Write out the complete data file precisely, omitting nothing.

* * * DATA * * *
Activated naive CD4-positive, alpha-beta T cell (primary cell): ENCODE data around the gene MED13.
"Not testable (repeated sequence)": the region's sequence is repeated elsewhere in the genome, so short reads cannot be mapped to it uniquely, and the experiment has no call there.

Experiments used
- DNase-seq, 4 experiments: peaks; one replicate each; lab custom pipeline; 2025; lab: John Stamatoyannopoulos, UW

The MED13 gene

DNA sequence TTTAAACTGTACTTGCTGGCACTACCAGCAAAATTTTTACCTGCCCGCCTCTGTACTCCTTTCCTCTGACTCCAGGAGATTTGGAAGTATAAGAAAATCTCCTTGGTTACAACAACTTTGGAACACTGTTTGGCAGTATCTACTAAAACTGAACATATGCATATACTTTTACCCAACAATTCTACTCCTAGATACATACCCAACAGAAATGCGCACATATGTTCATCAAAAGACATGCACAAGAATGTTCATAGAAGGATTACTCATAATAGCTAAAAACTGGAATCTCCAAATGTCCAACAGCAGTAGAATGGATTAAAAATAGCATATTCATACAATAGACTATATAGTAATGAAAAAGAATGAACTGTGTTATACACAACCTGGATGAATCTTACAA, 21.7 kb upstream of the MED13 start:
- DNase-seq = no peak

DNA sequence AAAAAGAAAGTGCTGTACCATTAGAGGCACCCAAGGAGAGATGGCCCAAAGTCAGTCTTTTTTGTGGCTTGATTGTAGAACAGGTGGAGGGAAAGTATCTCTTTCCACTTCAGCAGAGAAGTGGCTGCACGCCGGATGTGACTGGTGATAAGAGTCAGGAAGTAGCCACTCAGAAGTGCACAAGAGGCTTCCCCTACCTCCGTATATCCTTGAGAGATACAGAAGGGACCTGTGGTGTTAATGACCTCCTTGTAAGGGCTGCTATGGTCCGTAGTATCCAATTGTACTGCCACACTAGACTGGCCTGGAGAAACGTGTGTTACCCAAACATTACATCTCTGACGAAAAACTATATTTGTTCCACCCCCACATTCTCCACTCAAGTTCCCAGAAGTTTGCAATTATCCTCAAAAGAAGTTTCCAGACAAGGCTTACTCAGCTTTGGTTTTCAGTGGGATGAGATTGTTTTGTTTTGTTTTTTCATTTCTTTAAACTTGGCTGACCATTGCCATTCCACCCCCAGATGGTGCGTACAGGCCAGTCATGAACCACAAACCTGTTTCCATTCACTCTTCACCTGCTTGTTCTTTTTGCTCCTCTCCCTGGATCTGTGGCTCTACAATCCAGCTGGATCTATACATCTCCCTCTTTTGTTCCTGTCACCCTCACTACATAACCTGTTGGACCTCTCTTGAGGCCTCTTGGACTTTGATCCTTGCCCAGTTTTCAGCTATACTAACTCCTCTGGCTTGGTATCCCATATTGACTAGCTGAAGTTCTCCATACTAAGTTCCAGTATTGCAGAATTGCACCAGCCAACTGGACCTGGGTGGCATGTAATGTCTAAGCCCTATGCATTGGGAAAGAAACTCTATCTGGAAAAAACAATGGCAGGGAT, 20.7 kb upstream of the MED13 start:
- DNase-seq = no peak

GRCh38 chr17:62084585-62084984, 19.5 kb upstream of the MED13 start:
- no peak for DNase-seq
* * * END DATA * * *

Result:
Activated naive CD4-positive, alpha-beta T cell (primary cell): ENCODE data around the gene MED13.
"Not testable (repeated sequence)": the region's sequence is repeated elsewhere in the genome, so short reads cannot be mapped to it uniquely, and the experiment has no call there.

Experiments used
- DNase-seq, 4 experiments: peaks; one replicate each; lab custom pipeline; 2025; lab: John Stamatoyannopoulos, UW

The MED13 gene

DNA sequence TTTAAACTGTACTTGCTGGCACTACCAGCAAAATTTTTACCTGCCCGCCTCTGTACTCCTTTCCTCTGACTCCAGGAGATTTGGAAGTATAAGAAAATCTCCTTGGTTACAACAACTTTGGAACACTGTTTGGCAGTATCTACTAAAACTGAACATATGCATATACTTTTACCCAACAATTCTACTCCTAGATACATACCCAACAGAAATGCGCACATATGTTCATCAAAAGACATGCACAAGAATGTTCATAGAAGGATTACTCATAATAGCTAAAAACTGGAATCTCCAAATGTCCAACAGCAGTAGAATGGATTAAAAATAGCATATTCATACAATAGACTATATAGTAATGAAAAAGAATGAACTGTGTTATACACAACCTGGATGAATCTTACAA, 21.7 kb upstream of the MED13 start:
- DNase-seq = no peak

DNA sequence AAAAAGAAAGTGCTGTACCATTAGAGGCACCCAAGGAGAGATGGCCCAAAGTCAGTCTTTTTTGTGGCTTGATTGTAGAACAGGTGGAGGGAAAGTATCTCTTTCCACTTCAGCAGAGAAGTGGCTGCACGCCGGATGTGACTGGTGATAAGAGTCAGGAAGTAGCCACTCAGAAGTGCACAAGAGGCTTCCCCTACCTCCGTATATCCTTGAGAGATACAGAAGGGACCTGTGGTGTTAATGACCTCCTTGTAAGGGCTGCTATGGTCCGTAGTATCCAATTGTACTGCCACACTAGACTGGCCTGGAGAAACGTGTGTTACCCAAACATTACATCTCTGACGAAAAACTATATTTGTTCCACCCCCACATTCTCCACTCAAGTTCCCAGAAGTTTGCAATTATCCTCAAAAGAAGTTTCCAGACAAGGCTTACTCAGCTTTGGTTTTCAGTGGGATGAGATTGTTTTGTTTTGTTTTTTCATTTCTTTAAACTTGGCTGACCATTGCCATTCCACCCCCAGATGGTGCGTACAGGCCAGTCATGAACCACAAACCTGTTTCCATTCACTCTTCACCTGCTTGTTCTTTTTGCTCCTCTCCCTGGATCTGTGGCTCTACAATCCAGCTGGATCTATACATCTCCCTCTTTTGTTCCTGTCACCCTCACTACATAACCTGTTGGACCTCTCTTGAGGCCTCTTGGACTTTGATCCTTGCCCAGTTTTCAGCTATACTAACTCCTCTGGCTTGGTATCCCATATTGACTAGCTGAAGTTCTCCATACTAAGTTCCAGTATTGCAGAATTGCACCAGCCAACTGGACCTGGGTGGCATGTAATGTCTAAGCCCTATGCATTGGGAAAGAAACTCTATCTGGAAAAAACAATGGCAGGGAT, 20.7 kb upstream of the MED13 start:
- DNase-seq = no peak

GRCh38 chr17:62084585-62084984, 19.5 kb upstream of the MED13 start:
- no peak for DNase-seq